How can I improve my writing? It’s a question I’m often asked. In my work over the years, first in PR and then as a book coach and ghostwriter, I’ve had to review and edit thousands of pages of copy written by clients. Aside from spelling and grammar errors, you’d be amazed at how often I see the same issues in client copy. I thought that it would be helpful to share them with my audience – and my top tips for better writing. I know that you can improve your writing and I’m going to show you some simple tips that anyone can use.
Issue 1: Not writing for our audience
It can be soooo easy to end up writing for ourselves, rather than our audience. Before we put pen to paper, we need to go back to our customer avatar (you do have one or two of those, right?) and make sure we know exactly what to write to meet our audience’s needs rather than our own. I’ve created an article framer here that you can download to help you find your story’s angle and make sure you’re on the right track. If there’s one thing to remember from this article, it should be this: your readers need to be able to answer the question, “what’s in it for me” within the first sentence.
Issue 2: Too many words
Folks, I need you to know that writing a lot of words does not make you sound more knowledgeable about your subject area. It bores people and turns them off. Keep it punchy and make sure that every single word and sentence gives your readers something. We want to give our readers as much value as we can in everything that we write. Every time I write anything, I go back, re-read it and then take out anything that is not absolutely necessary and adding something to the piece. If in doubt, take it out!
Issue 3: Using exclusive language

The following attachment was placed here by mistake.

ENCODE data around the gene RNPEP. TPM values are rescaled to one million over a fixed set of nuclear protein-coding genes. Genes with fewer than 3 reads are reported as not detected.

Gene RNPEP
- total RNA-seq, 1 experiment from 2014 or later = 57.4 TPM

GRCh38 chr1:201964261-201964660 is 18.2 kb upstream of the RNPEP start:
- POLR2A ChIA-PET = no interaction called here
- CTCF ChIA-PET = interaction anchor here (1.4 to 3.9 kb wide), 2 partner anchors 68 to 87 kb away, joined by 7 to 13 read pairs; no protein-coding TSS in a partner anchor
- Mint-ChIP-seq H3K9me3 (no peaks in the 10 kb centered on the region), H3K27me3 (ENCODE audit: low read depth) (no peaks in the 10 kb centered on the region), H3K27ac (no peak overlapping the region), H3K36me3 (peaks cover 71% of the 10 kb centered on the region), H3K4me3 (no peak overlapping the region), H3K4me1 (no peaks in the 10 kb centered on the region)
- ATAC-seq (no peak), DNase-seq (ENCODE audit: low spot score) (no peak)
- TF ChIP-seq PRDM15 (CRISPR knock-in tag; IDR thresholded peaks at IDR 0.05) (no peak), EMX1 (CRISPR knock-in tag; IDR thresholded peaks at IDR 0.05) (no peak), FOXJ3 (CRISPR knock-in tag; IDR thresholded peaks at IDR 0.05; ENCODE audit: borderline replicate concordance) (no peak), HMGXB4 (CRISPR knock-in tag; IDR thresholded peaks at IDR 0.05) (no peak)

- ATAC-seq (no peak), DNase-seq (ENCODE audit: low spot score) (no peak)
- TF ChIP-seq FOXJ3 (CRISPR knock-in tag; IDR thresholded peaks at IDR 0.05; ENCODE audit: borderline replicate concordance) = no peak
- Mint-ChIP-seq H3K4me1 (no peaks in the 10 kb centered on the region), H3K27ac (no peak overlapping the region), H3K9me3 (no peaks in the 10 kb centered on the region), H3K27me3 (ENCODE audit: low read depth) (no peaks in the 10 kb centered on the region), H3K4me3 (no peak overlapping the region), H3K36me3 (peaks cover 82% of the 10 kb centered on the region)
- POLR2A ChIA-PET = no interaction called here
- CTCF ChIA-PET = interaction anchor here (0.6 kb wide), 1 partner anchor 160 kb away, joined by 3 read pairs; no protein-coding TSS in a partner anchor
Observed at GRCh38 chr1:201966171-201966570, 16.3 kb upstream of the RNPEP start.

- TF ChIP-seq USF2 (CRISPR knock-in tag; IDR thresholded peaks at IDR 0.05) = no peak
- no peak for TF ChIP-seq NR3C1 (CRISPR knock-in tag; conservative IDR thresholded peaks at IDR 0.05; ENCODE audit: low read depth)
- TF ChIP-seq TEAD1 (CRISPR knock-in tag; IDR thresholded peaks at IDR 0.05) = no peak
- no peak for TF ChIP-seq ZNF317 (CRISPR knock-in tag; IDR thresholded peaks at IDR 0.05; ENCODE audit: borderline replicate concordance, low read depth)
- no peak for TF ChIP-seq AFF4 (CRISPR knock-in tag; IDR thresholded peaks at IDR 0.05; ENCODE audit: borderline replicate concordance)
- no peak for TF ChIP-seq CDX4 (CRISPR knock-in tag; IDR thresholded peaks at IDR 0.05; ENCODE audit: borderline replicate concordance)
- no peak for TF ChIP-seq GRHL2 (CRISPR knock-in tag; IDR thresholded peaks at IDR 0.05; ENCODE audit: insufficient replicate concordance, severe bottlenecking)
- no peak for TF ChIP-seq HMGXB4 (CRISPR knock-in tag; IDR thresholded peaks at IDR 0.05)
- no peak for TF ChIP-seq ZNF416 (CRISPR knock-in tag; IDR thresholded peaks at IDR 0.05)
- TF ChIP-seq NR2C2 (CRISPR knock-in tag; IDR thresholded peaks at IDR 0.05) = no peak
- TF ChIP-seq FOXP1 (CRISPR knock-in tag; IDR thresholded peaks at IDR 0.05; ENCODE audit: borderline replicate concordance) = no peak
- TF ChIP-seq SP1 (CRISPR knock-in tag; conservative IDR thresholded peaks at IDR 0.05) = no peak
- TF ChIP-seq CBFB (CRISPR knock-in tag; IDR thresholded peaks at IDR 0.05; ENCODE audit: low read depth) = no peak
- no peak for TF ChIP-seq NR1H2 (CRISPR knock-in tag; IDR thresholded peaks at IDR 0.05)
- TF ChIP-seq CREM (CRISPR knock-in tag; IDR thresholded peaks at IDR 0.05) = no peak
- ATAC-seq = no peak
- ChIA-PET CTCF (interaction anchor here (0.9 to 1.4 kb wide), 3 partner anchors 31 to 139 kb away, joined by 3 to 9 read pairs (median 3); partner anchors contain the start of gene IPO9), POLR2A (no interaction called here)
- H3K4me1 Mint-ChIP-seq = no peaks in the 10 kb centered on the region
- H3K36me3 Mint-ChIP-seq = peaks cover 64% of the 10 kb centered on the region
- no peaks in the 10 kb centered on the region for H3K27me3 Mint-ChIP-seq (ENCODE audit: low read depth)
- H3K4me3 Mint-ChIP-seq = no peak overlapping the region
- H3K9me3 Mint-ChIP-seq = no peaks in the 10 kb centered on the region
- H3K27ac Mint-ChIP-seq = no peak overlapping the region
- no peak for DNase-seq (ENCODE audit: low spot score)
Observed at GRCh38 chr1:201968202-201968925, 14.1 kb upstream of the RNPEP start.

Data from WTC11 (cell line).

And I don’t mean exclusive in a good way. I mean as in excluding people. This problem is closely related to issue number one. There can be a tendency for people to think it makes them sound clever if they use technical vocabulary, acronyms, and jargon. It doesn’t, it makes your readers switch off and move on. Unless you are writing for your peers and you’re sure they will know exactly what the industry terms you’re using mean, then leave exclusive language out. In general terms, we need to be writing things like blog posts, press releases and articles so that the average 11-year old child can understand them. That’s why we need to write punchy sentences and make our meaning crystal clear through our vocabulary choices. Aim for engaging, relevant and accessible copy.
Don’t go all David Brent on your readers, please!
My Top Tips For Better Writing
I know that everyone can become a better writer, because I’ve seen it happen over and over again. Here are some simple things that you can do to improve your writing:
- Put yourself in your audience’s place. Make sure that your writing is giving them what they want and need to know, not what we’d like to tell them.
- Strip out every word and sentence that isn’t absolutely necessary.
- Avoid jargon, unless you’re writing for peers.
- To improve your spelling and grammar, use a tool like Grammarly or Hemingway.
- MS Word and WordPress SEO plugin, Yoast, both offer readability statistics. Start keeping an eye on yours and you’ll quickly work out the writing quirks you have that make your writing harder to read. Trust me, it’s an eye-opener!
- Use read-aloud functionality in MS Office and Google Docs to listen to your work, particularly if you are dyslexic. My other half, who is dyslexic, has found this to be a game-changer for him. He can pick up mistakes that would have slipped through normal spell-checkers when he hears his text being read out.
I hope you’ve found this article useful and that you feel some have some new tools to improve your writing. Please get in touch if you would like to have a chat with us about your business book idea. You can book in a free, no-obligation call with us here.